The Purloined Propane

Or: Why People Are Terrible. And Wonderful. Or Both.

As it turns out, owning a travel trailer comes with a lot of baggage. And we’re not talking duffle bags or suitcases.

  • The eternal question: will your marriage survive backing in to an angled campsite between two trees, a boulder, and someone’s grandma, while an entire campground sits around and judges you while drinking craft beer? Again?
  • The constant gas-tank anxiety, because dragging a giant metal box behind you on the freeway consumes fuel faster than Garfield swallows lasagna.
  • The never-again-until-next-time white-knuckled negotiation of narrow mountain roads with sheer cliffs and impatient traffic; there are no atheists going through blind corners.
  • Tail-light covers fall off somewhere in Sonoma County. Smoke detectors go off at three in the morning for no reason.

But the biggest baggage that comes with owning a travel trailer? Apparently, it’s parking. That and people. And people complaining about your parking. As with most things, hell is other people.

Well, some people, at least.

People are a lot like travel trailers. Some are more structurally sound than others, some are pretty wobbly, and some are often full of gas. Some people are the worst. Some are the best.

And you see all of that in The Case of the Purloined Propane.


It all began in the fall of 2021, with the matter of the chickens. We received multiple letters about noise complaints, the suspicion we had a rooster, whether our hens were licensed, whether they had space, whether they had food and water. Basically, someone throwing allegations like spaghetti at the wall to see what nuisance would stick, all culminating in an armed Animal Control officer dropping by for a chat that lasted all of three minutes and left us vindicated. That attempt to cluck us over proved a wild goose chase.

So our nemesis then targeted our travel trailer. (Yes, this sounds like paranoia, but bear with me. Plus, to quote Joseph Heller in Catch-22: “Just because you’re paranoid doesn’t mean they aren’t after you.”)

For the first year we owned the trailer, we parked it in our driveway, which seemed perfect: convenient access for any trip, an alternate office for work calls if one were feeling housebound, and blocking neither the street nor sightlines. And it was right there, a prized possession, the same cozy feeling as a doting mother has when all her college kids are home for the holidays.

So naturally we got a letter from the city, advising us that the trailer had been reported, and we were in violation of city code. Apparently, city code states travel trailers and the like need to be outside the property’s ‘offset’ or ‘setback’ – a swath of land up to 25 feet back from the street – meaning our driveway was simply too short, no matter how carefully or tidily we parked it.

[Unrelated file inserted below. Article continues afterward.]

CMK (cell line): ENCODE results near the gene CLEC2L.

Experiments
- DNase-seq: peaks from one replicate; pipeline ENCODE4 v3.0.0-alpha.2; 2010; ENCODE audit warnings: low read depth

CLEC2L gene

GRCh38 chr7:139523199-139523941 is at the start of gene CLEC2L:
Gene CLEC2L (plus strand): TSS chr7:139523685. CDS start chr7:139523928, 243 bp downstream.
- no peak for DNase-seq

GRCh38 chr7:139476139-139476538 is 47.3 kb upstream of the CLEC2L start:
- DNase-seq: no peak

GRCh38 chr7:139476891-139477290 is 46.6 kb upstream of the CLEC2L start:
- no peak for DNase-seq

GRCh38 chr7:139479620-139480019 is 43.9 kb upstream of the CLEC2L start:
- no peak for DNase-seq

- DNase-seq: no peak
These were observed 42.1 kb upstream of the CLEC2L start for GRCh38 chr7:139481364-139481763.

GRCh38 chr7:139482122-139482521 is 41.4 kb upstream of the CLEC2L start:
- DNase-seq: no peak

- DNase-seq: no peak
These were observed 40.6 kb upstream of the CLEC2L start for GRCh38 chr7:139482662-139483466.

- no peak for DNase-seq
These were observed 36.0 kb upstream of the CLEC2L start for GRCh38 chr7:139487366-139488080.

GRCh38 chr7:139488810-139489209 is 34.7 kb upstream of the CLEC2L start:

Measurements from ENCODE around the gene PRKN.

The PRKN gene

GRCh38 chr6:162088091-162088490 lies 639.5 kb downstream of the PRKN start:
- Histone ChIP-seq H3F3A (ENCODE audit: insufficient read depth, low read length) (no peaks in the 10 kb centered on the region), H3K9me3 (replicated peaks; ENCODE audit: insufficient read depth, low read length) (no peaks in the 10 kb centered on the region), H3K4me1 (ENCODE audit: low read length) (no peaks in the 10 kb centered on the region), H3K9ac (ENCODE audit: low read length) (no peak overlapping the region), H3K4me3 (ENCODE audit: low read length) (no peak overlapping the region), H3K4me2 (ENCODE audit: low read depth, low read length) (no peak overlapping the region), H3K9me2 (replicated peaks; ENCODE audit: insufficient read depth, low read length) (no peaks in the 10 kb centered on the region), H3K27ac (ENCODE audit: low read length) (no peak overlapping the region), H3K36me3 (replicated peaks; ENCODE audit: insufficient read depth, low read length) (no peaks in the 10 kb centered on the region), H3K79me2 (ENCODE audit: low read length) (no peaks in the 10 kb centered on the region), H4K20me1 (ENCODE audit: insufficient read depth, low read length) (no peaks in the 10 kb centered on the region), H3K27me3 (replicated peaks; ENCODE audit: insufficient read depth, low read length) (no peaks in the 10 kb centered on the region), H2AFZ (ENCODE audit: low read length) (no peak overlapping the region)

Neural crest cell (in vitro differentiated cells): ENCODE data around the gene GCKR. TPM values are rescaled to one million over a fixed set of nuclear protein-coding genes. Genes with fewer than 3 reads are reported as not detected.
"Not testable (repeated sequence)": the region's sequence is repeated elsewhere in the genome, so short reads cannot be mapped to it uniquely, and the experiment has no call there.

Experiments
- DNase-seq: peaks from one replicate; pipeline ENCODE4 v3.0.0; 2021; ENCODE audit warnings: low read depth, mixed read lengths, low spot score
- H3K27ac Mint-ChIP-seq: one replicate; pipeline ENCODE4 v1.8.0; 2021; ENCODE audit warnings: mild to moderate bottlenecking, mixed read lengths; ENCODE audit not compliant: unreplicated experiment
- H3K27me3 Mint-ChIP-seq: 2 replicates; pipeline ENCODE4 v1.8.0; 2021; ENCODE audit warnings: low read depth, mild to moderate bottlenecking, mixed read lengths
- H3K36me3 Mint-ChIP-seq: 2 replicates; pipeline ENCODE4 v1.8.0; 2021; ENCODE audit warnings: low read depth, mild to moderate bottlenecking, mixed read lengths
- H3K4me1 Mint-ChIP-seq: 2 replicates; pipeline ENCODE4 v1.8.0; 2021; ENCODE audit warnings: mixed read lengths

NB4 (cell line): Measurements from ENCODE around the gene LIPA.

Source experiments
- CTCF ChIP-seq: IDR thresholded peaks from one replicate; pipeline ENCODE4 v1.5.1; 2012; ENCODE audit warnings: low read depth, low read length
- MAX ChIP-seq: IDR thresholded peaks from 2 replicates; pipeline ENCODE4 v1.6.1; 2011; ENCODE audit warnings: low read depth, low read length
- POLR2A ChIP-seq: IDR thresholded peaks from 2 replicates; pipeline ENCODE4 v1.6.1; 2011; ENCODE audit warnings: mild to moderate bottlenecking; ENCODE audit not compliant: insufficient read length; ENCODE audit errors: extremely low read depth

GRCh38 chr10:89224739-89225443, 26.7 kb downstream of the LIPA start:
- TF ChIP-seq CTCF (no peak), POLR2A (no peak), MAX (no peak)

We were given thirty days to move it. Which seems simple, but that’s when we figured out that allllll the other people who had bought travel trailers during the pandemic were possibly all now also looking for storage options. Again and again, storage facilities could only offer a waiting list.

So that was fun.

I finally, finally, secured a spot at a storage facility on the last day of the grace period. In fact, a code enforcement officer stopped by that morning and gave me an extra day to confirm and move the trailer, which was very gracious of him, considering he could have written us a $750 ticket.

Everyone I communicated with at the city was professional, gracious, and helpful. Nevertheless, it was galling to learn that they never go patrolling for these issues. In other words, the city really doesn’t bother enforcing the code unless someone calls it in.

Which means that someone went out of their way to report our trailer. Who? A neighbor with a gripe? A passing stranger with fixed opinions on urban parking aesthetics? A serial code violation reporter? As with the chickens, no one ever talked to us personally.

This is where you ask, with a twinge of doubt in your tone, “How do you know it was the same person each time, given that the city treats all complaints as confidential?”

Frankly, it’s more emotionally and narratively convenient to assume all the harassment was the work of a single bad neighbor. If criticism was coming from multiple sources, well, it would be harder to label them all as mean-spirited hobgoblins whose opinion could safely be rejected out of hand. Anyway …

The world may never know.

In the end, we managed to find a storage facility at decent price and a short twenty-minute drive from home. So all was well that ended well.

Except it wasn’t over. Not by propane tankful.


The storage facility we found on Stockton Blvd was basically a parking lot that time forgot, cracked and warped asphalt with a security gate. There was, however, a complimentary dump station and a propane-dispensary.